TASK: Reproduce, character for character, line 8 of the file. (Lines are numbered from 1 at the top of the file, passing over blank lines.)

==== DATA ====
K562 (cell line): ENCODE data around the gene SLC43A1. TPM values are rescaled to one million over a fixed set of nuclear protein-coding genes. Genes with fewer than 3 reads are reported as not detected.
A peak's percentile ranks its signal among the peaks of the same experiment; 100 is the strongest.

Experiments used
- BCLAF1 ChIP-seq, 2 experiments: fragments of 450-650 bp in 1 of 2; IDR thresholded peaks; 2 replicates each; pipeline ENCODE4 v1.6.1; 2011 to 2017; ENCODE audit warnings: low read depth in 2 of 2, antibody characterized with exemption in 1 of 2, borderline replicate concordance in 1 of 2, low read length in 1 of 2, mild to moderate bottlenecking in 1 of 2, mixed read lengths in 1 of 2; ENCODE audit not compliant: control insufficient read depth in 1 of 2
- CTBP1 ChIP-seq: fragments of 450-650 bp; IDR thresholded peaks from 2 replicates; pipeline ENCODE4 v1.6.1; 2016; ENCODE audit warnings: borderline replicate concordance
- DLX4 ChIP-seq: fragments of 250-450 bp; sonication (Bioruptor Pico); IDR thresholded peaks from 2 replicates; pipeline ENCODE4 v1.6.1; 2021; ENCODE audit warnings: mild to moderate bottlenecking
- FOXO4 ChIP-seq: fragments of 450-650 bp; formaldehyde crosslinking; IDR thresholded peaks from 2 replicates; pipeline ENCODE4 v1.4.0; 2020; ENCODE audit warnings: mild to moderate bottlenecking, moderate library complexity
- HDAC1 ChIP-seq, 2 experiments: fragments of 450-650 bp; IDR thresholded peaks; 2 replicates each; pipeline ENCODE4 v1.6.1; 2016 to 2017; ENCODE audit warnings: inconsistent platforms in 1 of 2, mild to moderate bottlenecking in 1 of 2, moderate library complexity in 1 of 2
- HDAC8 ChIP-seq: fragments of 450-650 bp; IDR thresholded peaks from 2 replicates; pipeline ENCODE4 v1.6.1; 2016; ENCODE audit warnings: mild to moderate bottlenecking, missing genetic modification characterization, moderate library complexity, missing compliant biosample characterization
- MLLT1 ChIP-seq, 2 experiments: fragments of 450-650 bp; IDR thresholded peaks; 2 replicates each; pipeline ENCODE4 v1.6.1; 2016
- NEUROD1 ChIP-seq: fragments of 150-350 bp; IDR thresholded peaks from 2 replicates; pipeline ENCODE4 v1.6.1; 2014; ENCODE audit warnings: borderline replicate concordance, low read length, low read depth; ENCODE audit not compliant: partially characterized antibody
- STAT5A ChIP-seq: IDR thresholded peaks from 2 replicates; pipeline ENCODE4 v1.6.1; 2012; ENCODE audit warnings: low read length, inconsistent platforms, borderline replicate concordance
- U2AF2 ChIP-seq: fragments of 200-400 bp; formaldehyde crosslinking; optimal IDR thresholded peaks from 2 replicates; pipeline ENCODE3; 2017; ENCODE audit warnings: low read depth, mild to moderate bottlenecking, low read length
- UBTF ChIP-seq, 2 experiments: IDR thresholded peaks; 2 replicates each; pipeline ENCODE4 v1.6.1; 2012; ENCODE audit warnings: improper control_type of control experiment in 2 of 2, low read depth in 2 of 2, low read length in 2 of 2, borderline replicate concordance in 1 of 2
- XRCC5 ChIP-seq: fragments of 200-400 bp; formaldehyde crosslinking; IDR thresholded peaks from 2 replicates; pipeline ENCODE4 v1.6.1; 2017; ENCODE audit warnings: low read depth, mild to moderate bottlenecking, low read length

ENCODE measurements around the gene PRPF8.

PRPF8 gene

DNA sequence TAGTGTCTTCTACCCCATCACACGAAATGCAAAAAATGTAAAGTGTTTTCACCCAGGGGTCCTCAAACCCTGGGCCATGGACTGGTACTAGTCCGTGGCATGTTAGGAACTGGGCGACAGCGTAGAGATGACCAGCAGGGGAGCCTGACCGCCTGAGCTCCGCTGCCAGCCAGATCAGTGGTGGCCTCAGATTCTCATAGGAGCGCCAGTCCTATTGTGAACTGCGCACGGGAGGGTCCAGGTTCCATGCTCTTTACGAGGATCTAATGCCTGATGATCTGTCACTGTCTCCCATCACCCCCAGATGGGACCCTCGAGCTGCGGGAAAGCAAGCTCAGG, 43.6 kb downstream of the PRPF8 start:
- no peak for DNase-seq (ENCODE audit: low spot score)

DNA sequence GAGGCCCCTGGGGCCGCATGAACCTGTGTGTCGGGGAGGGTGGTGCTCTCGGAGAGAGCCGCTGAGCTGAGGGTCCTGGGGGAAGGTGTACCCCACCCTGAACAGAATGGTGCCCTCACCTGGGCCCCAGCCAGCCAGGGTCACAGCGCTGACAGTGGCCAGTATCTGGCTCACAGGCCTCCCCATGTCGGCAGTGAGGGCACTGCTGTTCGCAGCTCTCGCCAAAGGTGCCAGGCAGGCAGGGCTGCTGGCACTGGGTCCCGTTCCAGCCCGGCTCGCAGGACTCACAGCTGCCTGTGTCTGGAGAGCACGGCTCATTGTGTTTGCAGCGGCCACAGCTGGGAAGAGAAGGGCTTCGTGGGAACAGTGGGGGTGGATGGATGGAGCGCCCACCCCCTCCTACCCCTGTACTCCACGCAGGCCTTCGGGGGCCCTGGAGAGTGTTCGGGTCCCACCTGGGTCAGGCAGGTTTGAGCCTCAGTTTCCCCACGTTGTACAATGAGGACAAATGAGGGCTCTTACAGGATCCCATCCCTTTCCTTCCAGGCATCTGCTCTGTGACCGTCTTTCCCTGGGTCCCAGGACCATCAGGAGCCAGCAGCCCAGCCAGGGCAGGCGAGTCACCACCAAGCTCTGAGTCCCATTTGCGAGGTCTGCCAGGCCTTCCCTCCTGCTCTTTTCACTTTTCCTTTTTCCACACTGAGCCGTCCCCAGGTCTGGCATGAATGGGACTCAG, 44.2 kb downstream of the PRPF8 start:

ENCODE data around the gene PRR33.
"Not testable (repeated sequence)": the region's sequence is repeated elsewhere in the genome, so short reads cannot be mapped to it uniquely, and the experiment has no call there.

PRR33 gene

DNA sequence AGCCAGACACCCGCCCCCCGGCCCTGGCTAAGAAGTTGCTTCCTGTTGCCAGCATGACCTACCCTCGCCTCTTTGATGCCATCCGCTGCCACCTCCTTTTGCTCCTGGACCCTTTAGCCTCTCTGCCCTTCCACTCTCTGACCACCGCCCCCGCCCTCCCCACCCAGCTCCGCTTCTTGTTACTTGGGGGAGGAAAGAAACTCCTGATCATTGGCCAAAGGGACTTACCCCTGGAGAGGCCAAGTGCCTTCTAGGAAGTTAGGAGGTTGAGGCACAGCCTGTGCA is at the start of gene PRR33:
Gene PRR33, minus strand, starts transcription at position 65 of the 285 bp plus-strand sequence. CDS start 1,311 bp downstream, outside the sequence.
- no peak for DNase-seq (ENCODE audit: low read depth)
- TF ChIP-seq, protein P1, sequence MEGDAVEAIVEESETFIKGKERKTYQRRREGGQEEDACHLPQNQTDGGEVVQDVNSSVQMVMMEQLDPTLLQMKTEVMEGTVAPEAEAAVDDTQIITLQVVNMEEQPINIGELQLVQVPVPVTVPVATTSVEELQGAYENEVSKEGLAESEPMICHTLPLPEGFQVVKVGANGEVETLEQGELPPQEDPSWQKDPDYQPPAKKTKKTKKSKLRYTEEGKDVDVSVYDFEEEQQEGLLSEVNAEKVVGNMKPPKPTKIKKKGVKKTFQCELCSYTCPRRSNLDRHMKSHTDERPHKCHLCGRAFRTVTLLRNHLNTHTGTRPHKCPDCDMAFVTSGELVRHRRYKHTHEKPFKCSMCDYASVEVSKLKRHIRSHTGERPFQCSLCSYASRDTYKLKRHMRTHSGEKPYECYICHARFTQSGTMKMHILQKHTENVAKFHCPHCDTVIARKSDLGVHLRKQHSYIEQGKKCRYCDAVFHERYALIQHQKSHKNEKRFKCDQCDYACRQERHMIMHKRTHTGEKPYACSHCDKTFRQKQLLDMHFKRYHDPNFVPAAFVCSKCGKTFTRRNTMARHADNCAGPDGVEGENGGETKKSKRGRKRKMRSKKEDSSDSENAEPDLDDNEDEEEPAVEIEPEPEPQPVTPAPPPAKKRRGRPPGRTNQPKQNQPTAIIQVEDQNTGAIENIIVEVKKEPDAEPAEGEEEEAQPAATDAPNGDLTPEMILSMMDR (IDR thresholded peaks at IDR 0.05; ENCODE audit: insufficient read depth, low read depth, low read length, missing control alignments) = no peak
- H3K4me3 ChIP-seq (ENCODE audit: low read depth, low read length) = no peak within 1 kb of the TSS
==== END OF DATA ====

- HDAC1 ChIP-seq, 2 experiments: fragments of 450-650 bp; IDR thresholded peaks; 2 replicates each; pipeline ENCODE4 v1.6.1; 2016 to 2017; ENCODE audit warnings: inconsistent platforms in 1 of 2, mild to moderate bottlenecking in 1 of 2, moderate library complexity in 1 of 2